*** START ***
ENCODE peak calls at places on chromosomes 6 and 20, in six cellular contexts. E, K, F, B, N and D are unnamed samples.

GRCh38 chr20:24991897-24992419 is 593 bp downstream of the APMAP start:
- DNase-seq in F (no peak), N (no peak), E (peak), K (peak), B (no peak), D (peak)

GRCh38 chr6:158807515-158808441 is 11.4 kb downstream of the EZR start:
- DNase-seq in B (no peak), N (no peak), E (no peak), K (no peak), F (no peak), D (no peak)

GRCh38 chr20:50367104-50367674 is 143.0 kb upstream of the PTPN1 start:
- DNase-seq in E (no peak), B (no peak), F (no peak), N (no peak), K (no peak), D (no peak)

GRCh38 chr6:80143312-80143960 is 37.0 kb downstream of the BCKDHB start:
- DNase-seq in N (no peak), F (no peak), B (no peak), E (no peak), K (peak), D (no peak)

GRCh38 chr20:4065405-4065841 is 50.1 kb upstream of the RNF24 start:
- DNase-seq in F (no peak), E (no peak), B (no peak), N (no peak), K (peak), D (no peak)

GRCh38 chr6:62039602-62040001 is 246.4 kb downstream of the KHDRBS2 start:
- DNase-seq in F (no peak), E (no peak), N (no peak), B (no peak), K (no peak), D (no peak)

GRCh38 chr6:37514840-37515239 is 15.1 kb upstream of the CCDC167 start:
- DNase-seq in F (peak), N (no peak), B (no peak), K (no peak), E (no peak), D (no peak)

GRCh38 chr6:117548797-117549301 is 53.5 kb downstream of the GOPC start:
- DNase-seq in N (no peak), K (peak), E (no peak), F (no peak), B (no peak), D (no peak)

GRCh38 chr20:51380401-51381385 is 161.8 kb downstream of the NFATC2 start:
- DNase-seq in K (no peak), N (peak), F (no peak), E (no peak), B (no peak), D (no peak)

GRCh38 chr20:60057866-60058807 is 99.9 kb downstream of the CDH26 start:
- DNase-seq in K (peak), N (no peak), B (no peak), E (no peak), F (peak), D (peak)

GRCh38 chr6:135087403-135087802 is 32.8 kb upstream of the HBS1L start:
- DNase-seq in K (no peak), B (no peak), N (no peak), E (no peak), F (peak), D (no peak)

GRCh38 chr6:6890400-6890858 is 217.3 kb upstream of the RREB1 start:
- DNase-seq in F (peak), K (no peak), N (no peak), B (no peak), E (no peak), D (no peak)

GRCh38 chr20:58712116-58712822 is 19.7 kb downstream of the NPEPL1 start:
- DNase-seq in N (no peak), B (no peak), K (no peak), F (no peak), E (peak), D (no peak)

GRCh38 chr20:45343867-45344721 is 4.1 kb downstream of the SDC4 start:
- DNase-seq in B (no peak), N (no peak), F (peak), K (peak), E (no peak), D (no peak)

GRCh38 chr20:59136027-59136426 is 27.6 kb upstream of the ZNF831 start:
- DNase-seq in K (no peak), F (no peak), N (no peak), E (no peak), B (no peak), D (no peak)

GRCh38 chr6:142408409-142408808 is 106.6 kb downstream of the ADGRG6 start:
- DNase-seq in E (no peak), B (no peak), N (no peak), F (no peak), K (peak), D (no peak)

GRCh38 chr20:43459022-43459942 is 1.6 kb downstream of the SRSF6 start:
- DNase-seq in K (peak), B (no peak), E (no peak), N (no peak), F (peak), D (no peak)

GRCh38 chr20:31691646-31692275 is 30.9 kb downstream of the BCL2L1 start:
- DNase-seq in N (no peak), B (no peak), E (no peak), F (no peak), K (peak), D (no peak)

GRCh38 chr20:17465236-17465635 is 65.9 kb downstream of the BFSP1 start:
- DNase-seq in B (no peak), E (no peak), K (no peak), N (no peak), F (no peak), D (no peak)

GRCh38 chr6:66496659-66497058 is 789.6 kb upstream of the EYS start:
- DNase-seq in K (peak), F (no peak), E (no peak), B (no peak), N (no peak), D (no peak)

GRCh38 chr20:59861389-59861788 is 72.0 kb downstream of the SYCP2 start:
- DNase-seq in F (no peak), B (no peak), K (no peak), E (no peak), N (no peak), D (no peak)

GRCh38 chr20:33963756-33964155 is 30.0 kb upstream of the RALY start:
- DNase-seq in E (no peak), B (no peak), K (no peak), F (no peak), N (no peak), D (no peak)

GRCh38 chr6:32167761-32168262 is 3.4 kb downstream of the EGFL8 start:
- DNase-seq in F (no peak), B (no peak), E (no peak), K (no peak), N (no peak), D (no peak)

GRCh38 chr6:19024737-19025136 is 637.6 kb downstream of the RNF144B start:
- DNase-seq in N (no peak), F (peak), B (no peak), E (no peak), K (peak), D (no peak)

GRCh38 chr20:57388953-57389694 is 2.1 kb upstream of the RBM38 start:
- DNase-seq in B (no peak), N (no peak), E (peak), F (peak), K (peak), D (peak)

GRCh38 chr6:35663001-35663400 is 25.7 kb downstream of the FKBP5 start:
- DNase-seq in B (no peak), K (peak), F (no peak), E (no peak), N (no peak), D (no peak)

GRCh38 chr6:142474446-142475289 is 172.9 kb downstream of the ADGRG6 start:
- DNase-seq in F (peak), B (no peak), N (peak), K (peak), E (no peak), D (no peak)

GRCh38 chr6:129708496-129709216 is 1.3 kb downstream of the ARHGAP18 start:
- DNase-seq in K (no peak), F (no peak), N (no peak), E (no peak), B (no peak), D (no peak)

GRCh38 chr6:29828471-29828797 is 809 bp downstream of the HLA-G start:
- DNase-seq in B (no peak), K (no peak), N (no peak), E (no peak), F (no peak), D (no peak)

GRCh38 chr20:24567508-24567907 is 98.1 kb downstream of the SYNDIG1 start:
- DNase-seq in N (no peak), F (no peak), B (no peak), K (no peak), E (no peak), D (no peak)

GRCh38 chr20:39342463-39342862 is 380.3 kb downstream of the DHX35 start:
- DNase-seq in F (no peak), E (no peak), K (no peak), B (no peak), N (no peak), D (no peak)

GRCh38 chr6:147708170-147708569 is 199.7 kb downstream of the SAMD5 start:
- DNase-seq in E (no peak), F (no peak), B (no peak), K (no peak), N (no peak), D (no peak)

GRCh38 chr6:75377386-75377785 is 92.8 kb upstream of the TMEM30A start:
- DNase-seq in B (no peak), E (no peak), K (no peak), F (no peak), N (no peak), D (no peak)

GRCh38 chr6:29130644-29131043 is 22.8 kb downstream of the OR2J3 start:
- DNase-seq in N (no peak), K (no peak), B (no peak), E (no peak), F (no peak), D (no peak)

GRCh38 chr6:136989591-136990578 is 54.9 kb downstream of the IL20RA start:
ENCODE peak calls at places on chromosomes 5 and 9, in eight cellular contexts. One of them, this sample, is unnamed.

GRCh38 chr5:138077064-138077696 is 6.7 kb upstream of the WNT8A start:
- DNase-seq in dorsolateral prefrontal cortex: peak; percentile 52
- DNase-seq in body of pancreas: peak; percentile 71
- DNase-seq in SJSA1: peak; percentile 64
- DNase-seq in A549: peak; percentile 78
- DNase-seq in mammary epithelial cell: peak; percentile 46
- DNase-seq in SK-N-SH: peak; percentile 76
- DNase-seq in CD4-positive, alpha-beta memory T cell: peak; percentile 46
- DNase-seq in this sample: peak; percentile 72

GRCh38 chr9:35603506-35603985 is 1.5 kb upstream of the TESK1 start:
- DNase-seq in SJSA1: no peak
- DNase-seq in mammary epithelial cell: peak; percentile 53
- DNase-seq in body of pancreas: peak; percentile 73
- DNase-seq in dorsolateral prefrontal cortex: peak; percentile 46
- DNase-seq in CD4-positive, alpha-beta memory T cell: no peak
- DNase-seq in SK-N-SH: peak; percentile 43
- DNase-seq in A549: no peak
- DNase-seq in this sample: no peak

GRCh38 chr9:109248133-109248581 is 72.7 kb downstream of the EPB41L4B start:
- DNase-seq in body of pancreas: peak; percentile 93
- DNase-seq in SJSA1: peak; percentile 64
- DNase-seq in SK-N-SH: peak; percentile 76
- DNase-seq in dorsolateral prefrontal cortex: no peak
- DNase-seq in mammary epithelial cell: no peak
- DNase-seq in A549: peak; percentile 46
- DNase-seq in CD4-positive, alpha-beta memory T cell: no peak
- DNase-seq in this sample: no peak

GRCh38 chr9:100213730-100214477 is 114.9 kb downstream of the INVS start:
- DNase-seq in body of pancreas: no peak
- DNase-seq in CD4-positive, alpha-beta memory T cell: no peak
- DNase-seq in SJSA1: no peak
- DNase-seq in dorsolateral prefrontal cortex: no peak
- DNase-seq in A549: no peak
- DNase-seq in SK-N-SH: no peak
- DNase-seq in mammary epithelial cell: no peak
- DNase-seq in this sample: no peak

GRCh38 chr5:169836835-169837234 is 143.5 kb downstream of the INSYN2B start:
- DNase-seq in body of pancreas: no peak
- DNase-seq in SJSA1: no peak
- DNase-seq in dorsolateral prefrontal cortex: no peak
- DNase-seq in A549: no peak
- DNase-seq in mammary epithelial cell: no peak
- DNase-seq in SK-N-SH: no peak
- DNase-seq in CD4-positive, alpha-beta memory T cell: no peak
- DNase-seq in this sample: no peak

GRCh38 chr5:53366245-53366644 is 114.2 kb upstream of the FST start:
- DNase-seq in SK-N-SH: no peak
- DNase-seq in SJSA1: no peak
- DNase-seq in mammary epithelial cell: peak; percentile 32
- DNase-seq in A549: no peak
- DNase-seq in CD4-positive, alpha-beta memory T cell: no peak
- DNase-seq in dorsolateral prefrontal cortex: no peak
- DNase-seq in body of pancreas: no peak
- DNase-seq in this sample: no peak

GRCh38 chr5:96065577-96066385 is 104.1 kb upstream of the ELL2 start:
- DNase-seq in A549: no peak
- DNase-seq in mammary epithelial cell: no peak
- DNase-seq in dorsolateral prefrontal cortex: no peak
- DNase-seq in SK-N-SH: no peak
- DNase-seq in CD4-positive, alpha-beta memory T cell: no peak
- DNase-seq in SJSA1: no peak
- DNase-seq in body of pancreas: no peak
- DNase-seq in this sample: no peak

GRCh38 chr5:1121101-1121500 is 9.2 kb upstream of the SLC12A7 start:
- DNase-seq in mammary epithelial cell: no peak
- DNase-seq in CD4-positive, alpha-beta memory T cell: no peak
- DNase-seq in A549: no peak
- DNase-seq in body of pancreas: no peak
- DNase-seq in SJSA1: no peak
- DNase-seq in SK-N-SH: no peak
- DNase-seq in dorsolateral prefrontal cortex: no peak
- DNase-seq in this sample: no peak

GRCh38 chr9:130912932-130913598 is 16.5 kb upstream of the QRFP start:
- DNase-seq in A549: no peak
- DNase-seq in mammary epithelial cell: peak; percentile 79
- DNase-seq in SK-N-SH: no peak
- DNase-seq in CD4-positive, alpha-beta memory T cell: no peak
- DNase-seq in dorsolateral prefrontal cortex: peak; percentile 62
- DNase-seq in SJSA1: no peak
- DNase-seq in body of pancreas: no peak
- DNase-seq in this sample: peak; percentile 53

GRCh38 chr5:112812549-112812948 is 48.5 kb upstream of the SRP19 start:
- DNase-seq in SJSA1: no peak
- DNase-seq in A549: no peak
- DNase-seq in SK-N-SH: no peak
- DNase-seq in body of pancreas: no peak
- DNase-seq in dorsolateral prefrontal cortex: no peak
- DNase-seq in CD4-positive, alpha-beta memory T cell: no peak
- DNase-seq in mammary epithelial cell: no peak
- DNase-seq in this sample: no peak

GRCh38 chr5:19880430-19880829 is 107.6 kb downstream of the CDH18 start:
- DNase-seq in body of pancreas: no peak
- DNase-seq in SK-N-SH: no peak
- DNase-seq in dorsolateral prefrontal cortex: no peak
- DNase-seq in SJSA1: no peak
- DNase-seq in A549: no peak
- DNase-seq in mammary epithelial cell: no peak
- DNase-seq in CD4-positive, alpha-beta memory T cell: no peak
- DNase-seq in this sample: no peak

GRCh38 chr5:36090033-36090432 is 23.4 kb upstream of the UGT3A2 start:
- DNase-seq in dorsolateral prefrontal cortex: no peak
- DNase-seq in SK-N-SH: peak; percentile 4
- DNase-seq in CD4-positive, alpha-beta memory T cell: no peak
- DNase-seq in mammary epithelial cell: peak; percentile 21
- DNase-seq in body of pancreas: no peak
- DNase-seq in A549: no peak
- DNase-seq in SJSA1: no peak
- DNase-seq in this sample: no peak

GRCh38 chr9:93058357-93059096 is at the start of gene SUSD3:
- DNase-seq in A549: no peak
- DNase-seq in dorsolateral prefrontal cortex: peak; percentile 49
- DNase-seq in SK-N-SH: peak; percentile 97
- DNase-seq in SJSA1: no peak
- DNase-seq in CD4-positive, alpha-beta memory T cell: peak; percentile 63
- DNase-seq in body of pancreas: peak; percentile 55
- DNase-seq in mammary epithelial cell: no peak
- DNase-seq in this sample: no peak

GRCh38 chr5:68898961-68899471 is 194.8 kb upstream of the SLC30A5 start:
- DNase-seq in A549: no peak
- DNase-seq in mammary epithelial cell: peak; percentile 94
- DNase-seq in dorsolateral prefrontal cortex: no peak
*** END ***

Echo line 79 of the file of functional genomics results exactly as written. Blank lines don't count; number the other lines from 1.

- DNase-seq in CD4-positive, alpha-beta memory T cell: peak; percentile 46